Decision making is the cognitive process of selecting a course
of action from among multiple alternatives. Common examples include
shopping, deciding what to eat, and deciding who or what to vote
for in an election or referendum.
Decision making is said to be a psychological construct. This means
that although we can never "see" a decision, we can infer
from observable behaviour that a decision has been made. Therefore
we conclude that a psychological event that we call "decision
making" has occurred. It is a construction that imputes commitment
to action. That is, based on observable actions, we assume that
people have made a commitment to effect the action.
Decision making is an important part of many professions, where
specialists apply their expertise in a given area to making informed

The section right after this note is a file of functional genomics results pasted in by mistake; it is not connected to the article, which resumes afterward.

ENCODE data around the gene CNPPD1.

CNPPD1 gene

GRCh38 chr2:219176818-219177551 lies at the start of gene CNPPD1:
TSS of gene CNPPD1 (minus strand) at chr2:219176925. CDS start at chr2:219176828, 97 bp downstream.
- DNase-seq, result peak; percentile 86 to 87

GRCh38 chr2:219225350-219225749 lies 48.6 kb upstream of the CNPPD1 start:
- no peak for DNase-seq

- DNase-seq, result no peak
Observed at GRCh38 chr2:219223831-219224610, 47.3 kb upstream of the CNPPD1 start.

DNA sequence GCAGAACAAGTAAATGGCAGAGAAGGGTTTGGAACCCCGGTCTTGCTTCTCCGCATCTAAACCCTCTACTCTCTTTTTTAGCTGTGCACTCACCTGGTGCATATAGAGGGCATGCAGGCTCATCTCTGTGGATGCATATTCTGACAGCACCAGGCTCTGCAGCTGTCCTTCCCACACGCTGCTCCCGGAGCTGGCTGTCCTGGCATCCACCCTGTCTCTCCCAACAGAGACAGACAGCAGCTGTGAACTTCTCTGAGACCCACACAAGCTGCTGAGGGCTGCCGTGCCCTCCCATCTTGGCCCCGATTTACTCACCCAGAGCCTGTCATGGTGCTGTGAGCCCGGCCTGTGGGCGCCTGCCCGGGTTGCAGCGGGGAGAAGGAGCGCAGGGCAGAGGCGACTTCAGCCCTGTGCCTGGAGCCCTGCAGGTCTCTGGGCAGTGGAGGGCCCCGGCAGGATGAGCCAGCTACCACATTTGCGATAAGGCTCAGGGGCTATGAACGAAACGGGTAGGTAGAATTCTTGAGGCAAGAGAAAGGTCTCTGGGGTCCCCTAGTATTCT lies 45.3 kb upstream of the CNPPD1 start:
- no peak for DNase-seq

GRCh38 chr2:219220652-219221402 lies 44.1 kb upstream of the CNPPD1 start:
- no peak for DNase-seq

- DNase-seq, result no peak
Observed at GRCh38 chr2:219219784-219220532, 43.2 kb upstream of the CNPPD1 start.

decisions. For example, medical decision making often involves making
a diagnosis and selecting an appropriate treatment.
Due to the large number of considerations involved in many decisions,
decision support systems have been developed to assist decision
makers in considering the implications of various courses of action.
They can help reduce the risk of errors.
Decision making style:
According to Myers (1962), a person's decision making process
depends to a significant degree on their cognitive style. Starting
from the work of Carl Jung, Myers developed a set of four bi-polar
dimensions. The terminal points on these dimensions are: thinking
and feeling; extroversion and introversion; judgement and perception;
and sensing and intuition. He claimed that a person's decision making
style is based largely on how they score on these four dimensions.
For example, someone that scored near the thinking, extroversion,
sensing, and judgement ends of the dimensions would tend to have
a logical, analytical, objective, critical, and empirical decision
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